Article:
Remember back when a Colorado baker refused to bake a cake for a same-sex couple’s wedding based on personal religious beliefs? His name was Jack Phillips, and whether one agreed with him or not, his principled stand took him all the way to the Supreme Court, where he won a partial victory.
At issue was whether the state should – or constitutionally could – compel a private business owner to provide a service that contravened his faith. At the time, the Colorado Civil Rights Commission ruled that Phillips violated the state’s anti-discrimination laws, but the Supreme Court narrowly overturned that decision, ruling that the Commission had demonstrated “clear and impermissible hostility” to religion. This was in 2018. Feeling vindicated, Phillips returned to confectionary. The Masterpiece Cakeshop was back in business and was able to stay open, even though a small avalanche of negative press in an increasingly progressive state had gutted its customer base.
On the same day the Supreme Court announced it would hear Phillips’ appeal in the gay wedding cake case, a transgender woman named Autumn Scardina attempted to order a birthday cake to celebrate her identity as a transgender woman. The cake was intended to be pink on the inside and blue on the outside to commemorate her journey.
As an attorney and LGBTQ activist making her request on the day the Supreme Court agreed to hear Phillips’ case, Scardina knew full well she was testing fraught legal waters – and good for her. These important socio-cultural issues need to be vetted in the highest court in the land and not just in the court of public opinion. The Supreme Court’s imprimatur confers legitimacy on a ruling – whether one agrees with the decision or not.
When the Colorado Civil Rights Commission decided to move forward with Scardina’s complaint, Phillips filed a countersuit. In capitulation, the Commission ultimately decided to drop Scardina’s case – possibly because the highest court in the land had overturned its previous decision against The Masterpiece Cakeshop. Scardina then filed a complaint in Denver Civil Court, alleging that Phillips violated both Colorado’s Anti-Discrimination Act and the Consumer Protection Act.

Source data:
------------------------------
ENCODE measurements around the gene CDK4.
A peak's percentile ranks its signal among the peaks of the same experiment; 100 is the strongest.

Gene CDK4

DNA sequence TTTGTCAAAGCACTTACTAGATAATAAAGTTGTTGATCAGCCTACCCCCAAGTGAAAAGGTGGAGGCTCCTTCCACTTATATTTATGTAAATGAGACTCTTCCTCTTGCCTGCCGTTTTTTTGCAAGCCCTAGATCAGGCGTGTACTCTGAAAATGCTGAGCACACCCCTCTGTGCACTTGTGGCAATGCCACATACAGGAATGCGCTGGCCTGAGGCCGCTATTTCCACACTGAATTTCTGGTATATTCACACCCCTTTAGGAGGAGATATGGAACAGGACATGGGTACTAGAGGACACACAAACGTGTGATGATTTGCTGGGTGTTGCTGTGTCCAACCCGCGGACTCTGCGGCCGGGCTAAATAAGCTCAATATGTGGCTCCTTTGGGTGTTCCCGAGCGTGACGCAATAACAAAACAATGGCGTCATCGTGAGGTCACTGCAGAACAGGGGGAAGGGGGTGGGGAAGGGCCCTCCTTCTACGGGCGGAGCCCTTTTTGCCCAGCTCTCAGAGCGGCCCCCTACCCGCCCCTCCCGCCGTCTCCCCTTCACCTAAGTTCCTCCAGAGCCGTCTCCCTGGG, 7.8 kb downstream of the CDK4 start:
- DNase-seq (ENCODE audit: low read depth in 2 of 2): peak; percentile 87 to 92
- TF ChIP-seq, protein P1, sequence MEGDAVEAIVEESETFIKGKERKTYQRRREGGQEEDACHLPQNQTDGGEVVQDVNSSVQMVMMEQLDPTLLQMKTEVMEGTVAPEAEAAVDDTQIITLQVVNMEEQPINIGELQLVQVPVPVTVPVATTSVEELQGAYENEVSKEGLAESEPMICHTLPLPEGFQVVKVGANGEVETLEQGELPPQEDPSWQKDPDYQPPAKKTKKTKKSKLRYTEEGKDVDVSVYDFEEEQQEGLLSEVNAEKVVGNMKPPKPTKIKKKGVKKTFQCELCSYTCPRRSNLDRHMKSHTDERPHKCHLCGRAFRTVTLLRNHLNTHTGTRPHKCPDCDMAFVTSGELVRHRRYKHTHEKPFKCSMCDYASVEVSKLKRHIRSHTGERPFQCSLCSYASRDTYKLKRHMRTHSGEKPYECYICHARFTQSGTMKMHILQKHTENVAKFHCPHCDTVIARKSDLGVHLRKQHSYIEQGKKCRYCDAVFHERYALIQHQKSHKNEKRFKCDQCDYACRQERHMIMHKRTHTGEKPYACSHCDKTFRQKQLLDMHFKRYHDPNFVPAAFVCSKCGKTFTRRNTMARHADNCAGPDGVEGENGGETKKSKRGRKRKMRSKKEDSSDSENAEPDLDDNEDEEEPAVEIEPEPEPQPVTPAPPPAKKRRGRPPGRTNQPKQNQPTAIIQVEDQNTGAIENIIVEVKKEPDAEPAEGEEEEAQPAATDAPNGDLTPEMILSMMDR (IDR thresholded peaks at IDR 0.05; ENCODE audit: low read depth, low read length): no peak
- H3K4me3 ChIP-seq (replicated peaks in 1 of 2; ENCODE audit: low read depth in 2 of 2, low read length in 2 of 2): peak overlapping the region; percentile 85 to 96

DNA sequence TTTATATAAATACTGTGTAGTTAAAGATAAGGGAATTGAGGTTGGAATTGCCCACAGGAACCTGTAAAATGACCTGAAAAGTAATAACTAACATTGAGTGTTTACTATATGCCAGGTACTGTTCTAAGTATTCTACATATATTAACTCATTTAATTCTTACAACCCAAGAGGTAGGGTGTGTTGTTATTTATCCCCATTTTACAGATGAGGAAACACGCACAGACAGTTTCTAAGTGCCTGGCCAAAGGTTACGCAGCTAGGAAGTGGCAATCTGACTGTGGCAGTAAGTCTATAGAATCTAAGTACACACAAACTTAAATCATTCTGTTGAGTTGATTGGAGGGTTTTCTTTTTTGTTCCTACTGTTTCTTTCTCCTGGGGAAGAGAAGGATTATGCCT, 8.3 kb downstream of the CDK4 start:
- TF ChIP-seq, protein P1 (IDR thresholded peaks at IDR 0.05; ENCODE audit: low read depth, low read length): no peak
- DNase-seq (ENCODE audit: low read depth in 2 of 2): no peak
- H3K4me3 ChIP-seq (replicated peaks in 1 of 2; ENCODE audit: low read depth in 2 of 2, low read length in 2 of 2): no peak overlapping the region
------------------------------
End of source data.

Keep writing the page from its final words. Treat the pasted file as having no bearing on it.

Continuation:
Scardina had claimed she was testing the sincerity of Phillip’s stand on religious grounds by ordering the trans-cake. For his part, Phillips’ attorney claims his client refuses to make many cakes memorializing messages with which he disagrees, including Halloween-themed cakes. Scardina’s attorneys argue that Phillips refused to sell a cake to Scardina because she is transgender – even though he claimed in front of the Supreme Court that he would serve cakes to all members of the LGBTQ community. For this reason, Scardina’s representation maintains, he is not being honest with the public.
Philips’ attorney believes the continual lawsuit suit filings are an ongoing attempt to harass his client.
Many left-leaning gay Americans want to compel people like Jack Phillips to violate their faith in the name of greater tolerance. Many right-leaning gay Americans (yes, they do exist) wonder why LGBTQ consumers don’t just vote with their wallets and take their business elsewhere. The issue defies pat answers or easy solutions.
If Autumn Scardina’s suit makes it to the Supreme Court, that body will have to rule on an element of the case many feel it “punted’ on with the Two Tuxedos Cake Case: Does a business owner have the right to refuse LGBTQ folks on the basis of faith?
A suggestion for Autumn if she wins that case: a blue cake with pink frosting – and nine black-robed figurines atop.
Read more from author Pennel Bird.